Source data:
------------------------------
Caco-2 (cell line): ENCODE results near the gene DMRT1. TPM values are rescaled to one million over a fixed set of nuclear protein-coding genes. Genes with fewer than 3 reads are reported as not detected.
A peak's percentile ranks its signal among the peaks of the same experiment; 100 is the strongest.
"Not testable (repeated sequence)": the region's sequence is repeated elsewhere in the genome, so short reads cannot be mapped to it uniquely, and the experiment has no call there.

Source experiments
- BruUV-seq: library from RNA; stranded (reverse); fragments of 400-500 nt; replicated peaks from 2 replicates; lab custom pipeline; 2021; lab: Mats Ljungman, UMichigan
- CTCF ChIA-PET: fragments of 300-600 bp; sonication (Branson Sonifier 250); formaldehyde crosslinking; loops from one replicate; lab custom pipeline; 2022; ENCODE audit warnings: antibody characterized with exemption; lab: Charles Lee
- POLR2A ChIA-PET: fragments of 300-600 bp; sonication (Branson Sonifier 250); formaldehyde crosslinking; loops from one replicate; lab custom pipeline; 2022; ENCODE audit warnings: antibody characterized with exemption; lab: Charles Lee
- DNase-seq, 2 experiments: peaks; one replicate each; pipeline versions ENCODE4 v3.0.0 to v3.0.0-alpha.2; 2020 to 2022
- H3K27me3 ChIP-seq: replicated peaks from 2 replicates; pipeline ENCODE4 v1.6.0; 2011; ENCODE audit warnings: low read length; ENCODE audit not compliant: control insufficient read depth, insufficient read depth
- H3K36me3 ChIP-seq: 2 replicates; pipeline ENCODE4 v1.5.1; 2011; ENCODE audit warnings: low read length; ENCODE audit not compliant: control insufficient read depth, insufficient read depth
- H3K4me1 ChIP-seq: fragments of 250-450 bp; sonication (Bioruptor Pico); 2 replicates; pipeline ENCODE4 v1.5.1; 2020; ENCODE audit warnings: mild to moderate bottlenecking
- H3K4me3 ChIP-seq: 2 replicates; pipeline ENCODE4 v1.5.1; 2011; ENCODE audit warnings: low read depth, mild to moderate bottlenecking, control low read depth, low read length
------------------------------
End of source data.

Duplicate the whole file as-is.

Caco-2 (cell line): ENCODE results near the gene DMRT1. TPM values are rescaled to one million over a fixed set of nuclear protein-coding genes. Genes with fewer than 3 reads are reported as not detected.
A peak's percentile ranks its signal among the peaks of the same experiment; 100 is the strongest.
"Not testable (repeated sequence)": the region's sequence is repeated elsewhere in the genome, so short reads cannot be mapped to it uniquely, and the experiment has no call there.

Source experiments
- BruUV-seq: library from RNA; stranded (reverse); fragments of 400-500 nt; replicated peaks from 2 replicates; lab custom pipeline; 2021; lab: Mats Ljungman, UMichigan
- CTCF ChIA-PET: fragments of 300-600 bp; sonication (Branson Sonifier 250); formaldehyde crosslinking; loops from one replicate; lab custom pipeline; 2022; ENCODE audit warnings: antibody characterized with exemption; lab: Charles Lee
- POLR2A ChIA-PET: fragments of 300-600 bp; sonication (Branson Sonifier 250); formaldehyde crosslinking; loops from one replicate; lab custom pipeline; 2022; ENCODE audit warnings: antibody characterized with exemption; lab: Charles Lee
- DNase-seq, 2 experiments: peaks; one replicate each; pipeline versions ENCODE4 v3.0.0 to v3.0.0-alpha.2; 2020 to 2022
- H3K27me3 ChIP-seq: replicated peaks from 2 replicates; pipeline ENCODE4 v1.6.0; 2011; ENCODE audit warnings: low read length; ENCODE audit not compliant: control insufficient read depth, insufficient read depth
- H3K36me3 ChIP-seq: 2 replicates; pipeline ENCODE4 v1.5.1; 2011; ENCODE audit warnings: low read length; ENCODE audit not compliant: control insufficient read depth, insufficient read depth
- H3K4me1 ChIP-seq: fragments of 250-450 bp; sonication (Bioruptor Pico); 2 replicates; pipeline ENCODE4 v1.5.1; 2020; ENCODE audit warnings: mild to moderate bottlenecking
- H3K4me3 ChIP-seq: 2 replicates; pipeline ENCODE4 v1.5.1; 2011; ENCODE audit warnings: low read depth, mild to moderate bottlenecking, control low read depth, low read length